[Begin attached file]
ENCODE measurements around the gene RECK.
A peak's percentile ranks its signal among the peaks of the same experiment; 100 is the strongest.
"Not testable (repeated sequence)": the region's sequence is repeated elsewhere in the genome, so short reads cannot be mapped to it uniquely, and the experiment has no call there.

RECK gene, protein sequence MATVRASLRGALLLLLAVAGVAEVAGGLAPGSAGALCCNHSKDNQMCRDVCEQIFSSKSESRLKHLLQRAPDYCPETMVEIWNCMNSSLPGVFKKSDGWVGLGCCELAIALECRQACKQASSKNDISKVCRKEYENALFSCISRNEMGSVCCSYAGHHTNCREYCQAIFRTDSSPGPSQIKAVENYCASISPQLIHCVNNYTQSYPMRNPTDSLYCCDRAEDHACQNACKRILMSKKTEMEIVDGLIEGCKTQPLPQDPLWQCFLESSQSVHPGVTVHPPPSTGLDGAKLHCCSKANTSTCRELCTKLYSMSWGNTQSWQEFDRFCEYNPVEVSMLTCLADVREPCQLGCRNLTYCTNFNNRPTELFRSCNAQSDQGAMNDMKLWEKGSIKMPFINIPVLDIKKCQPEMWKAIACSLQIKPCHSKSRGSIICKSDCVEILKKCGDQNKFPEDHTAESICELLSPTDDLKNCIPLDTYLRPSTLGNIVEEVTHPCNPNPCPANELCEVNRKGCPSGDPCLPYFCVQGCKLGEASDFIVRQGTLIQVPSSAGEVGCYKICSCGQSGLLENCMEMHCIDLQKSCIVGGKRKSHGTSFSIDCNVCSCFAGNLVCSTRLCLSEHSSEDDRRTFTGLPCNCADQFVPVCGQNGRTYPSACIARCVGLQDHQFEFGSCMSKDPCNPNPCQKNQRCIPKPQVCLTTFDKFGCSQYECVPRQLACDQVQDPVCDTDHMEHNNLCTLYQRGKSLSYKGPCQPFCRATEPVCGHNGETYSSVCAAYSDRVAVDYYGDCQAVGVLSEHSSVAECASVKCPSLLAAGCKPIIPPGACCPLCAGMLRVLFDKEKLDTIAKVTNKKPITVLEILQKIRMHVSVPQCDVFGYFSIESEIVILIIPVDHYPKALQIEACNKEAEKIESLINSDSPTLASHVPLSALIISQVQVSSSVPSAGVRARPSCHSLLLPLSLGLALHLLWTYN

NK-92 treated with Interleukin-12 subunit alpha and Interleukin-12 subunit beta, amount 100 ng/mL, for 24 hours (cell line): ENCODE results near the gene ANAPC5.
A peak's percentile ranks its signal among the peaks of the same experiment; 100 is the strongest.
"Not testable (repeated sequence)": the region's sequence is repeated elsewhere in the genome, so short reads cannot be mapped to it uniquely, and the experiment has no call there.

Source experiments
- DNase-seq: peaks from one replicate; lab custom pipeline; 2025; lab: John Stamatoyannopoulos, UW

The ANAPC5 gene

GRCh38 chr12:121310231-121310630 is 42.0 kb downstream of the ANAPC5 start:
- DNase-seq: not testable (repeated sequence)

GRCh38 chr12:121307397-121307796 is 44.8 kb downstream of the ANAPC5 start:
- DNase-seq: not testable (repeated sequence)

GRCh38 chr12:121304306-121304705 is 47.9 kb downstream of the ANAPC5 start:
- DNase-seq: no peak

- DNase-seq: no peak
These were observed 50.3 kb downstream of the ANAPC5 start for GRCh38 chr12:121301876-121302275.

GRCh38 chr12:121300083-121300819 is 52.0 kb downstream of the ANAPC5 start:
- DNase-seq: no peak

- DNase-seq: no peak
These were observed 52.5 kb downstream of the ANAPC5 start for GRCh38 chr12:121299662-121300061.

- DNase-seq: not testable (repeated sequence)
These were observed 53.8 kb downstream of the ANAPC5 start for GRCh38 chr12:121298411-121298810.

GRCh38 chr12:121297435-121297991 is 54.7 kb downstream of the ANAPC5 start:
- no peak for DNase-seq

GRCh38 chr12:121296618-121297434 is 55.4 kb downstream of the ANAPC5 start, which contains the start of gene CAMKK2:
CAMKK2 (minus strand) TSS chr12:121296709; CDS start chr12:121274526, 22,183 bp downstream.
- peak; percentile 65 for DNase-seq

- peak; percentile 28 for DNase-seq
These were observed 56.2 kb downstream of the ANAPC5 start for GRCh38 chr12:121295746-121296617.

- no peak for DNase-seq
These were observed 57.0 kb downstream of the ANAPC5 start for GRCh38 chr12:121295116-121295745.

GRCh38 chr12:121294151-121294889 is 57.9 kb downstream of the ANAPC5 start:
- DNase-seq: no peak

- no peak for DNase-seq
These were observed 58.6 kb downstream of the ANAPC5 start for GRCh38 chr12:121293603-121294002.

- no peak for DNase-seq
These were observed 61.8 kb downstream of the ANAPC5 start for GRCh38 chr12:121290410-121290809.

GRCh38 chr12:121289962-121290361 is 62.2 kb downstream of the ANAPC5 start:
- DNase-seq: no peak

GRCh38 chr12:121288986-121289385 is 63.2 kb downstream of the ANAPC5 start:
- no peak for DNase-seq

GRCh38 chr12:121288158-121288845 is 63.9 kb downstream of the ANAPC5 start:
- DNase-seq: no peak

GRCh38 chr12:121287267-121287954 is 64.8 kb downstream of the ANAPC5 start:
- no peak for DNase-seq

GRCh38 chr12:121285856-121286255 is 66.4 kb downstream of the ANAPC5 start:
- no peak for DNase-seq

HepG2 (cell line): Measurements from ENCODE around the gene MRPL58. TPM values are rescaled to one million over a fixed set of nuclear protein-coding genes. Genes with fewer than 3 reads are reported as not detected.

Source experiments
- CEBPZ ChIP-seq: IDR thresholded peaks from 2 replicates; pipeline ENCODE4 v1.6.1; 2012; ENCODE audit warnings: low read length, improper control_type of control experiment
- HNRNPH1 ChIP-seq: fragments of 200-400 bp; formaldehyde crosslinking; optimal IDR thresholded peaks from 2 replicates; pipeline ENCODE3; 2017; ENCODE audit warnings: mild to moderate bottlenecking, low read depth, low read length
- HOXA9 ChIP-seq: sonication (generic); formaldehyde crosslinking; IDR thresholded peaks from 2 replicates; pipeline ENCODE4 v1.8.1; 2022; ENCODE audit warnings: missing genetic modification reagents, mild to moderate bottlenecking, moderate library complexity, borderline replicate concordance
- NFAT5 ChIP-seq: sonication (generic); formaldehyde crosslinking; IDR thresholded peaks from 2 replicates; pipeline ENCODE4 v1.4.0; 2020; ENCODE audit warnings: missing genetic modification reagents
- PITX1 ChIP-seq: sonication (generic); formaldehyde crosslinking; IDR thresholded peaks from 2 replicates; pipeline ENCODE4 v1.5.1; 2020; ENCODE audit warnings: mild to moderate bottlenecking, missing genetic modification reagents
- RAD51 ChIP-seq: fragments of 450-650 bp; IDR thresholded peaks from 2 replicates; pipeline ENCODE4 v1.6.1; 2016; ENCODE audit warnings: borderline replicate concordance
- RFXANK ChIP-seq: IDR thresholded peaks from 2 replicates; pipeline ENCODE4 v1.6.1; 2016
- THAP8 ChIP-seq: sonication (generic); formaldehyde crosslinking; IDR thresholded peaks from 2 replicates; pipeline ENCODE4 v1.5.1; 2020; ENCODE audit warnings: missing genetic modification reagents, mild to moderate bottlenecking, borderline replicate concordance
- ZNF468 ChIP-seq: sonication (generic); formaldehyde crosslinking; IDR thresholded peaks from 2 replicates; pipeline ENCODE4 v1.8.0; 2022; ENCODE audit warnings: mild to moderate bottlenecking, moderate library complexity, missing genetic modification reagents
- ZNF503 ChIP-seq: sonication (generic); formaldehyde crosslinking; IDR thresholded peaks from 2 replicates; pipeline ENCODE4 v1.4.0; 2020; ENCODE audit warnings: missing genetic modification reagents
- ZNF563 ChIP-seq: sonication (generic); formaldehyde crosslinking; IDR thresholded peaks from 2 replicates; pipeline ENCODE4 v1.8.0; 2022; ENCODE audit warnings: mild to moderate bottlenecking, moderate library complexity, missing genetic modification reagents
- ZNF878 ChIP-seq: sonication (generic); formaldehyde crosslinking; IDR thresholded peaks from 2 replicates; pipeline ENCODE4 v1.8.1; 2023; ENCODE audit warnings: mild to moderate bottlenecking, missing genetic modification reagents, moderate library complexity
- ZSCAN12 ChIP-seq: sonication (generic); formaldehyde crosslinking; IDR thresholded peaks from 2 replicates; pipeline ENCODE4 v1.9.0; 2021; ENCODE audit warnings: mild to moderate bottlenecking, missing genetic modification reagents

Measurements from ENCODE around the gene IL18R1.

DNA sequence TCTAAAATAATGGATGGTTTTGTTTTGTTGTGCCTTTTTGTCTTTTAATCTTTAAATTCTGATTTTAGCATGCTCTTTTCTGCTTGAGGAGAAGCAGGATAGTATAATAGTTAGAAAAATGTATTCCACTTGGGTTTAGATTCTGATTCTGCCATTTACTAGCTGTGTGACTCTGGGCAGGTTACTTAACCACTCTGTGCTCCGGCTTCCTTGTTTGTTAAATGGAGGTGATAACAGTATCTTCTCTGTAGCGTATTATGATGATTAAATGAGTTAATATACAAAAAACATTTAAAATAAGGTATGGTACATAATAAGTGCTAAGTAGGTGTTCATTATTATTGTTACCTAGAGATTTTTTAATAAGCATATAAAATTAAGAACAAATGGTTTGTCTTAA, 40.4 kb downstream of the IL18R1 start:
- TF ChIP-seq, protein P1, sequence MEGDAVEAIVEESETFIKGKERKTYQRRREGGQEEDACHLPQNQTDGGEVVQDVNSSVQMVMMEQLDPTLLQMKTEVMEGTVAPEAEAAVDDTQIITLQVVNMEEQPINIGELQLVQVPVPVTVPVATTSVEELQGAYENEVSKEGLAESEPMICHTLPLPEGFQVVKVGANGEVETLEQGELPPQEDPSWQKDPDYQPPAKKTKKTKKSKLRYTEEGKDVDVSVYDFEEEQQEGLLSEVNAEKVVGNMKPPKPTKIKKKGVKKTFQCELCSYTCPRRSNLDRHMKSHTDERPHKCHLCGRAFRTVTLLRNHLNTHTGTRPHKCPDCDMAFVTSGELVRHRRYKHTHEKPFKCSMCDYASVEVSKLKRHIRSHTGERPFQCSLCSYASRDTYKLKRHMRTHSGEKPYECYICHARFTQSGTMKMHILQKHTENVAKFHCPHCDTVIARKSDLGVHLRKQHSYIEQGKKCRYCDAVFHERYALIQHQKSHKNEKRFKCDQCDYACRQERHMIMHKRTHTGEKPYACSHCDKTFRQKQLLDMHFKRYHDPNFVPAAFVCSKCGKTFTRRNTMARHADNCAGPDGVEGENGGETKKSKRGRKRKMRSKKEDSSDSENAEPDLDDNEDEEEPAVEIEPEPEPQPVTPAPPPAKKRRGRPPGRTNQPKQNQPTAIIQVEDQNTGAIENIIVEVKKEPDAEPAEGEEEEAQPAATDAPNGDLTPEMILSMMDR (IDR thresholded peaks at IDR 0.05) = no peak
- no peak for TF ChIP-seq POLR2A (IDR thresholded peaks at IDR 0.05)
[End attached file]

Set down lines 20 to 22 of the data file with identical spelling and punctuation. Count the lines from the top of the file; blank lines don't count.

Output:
- DNase-seq: no peak

- DNase-seq: no peak
These were observed 52.5 kb downstream of the ANAPC5 start for GRCh38 chr12:121299662-121300061.